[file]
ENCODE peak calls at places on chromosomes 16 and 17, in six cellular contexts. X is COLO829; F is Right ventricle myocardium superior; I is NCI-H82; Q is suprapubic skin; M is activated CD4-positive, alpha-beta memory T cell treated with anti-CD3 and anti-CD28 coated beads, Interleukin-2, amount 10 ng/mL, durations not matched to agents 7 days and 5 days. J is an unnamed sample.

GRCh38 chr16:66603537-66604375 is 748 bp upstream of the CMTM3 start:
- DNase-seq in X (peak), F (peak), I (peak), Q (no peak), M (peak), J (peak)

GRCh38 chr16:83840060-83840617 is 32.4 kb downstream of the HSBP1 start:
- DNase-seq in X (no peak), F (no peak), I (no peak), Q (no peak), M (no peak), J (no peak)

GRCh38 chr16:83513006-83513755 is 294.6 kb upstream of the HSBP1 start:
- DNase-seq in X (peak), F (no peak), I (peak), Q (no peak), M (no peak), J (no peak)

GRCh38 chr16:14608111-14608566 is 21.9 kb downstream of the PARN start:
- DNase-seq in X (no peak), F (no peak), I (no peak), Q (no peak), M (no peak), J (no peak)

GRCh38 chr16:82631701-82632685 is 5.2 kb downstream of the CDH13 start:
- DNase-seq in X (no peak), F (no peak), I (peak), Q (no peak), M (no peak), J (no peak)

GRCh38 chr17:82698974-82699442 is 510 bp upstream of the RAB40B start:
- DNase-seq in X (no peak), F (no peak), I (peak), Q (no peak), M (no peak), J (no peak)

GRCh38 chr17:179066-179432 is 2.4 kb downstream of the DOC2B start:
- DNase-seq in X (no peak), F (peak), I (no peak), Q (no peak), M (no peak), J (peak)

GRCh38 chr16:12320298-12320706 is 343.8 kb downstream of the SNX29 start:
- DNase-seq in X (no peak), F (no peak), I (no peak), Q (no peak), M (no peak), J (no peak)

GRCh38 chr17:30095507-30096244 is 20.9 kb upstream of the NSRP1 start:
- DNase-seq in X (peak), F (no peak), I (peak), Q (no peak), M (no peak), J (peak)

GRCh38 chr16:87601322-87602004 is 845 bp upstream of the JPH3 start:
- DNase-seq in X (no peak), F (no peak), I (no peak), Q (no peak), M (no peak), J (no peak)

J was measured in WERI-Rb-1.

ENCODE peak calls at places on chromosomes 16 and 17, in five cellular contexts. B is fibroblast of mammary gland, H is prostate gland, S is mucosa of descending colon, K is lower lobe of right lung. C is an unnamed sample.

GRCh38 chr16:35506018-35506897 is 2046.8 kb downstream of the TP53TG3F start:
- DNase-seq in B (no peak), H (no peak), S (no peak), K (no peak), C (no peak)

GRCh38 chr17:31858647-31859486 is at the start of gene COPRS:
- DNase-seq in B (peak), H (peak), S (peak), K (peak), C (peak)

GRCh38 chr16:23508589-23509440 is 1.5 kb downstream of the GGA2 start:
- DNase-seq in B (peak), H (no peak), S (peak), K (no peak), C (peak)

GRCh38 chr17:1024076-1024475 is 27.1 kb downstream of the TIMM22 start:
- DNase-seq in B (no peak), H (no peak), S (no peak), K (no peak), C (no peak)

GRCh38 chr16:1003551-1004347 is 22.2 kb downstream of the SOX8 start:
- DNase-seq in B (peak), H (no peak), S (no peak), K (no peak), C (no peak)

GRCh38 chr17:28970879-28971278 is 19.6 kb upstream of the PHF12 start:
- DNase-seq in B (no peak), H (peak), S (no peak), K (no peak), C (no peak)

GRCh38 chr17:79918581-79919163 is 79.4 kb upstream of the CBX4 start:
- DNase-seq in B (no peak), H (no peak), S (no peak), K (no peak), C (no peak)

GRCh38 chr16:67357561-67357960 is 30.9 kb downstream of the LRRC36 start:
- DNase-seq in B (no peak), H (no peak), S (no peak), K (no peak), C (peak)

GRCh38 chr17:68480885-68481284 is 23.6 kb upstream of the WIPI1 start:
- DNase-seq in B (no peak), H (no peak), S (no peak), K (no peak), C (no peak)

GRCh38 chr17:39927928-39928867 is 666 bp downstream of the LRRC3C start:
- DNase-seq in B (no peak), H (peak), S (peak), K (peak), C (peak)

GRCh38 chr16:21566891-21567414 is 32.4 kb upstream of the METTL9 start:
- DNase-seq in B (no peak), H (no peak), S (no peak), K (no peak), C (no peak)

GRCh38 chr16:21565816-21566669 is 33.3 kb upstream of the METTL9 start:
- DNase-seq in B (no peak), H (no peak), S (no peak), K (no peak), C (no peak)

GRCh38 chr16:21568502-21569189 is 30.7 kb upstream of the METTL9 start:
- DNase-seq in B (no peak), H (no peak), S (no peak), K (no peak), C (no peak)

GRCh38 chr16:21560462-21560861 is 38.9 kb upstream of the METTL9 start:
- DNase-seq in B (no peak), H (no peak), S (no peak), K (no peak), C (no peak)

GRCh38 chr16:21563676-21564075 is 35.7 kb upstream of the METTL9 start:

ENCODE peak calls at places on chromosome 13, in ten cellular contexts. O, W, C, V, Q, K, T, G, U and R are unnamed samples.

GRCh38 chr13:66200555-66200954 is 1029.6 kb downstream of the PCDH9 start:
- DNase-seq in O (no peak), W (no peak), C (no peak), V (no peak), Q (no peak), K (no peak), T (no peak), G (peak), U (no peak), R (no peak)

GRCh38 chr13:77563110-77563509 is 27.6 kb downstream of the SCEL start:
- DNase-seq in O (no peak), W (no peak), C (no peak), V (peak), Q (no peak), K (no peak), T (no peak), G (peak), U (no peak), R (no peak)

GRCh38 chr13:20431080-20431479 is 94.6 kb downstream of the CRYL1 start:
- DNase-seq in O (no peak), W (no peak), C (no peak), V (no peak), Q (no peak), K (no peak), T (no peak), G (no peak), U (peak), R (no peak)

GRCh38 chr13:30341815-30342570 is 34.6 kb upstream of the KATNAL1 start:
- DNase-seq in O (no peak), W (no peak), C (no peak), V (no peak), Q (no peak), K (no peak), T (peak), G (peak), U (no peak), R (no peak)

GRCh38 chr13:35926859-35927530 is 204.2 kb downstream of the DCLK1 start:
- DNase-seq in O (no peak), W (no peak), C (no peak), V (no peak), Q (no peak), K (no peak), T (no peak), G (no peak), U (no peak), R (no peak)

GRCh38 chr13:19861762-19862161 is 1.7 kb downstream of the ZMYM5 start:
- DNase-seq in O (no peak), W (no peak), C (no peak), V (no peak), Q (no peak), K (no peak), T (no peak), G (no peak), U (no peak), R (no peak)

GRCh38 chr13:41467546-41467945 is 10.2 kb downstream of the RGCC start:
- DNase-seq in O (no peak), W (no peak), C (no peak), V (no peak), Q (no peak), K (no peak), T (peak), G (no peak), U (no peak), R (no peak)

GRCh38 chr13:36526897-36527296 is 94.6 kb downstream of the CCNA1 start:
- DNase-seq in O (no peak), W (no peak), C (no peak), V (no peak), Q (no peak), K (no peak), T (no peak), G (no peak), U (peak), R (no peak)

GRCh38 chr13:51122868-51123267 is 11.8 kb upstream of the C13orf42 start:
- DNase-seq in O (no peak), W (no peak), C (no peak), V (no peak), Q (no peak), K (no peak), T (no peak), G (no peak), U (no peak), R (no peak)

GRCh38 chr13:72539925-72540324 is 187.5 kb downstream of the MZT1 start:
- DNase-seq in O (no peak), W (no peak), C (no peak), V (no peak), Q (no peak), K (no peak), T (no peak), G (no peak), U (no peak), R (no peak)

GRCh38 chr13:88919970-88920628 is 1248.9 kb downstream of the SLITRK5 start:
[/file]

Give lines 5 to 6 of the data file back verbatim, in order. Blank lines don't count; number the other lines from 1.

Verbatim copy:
- DNase-seq in X (no peak), F (no peak), I (no peak), Q (no peak), M (no peak), J (no peak)

GRCh38 chr16:83513006-83513755 is 294.6 kb upstream of the HSBP1 start: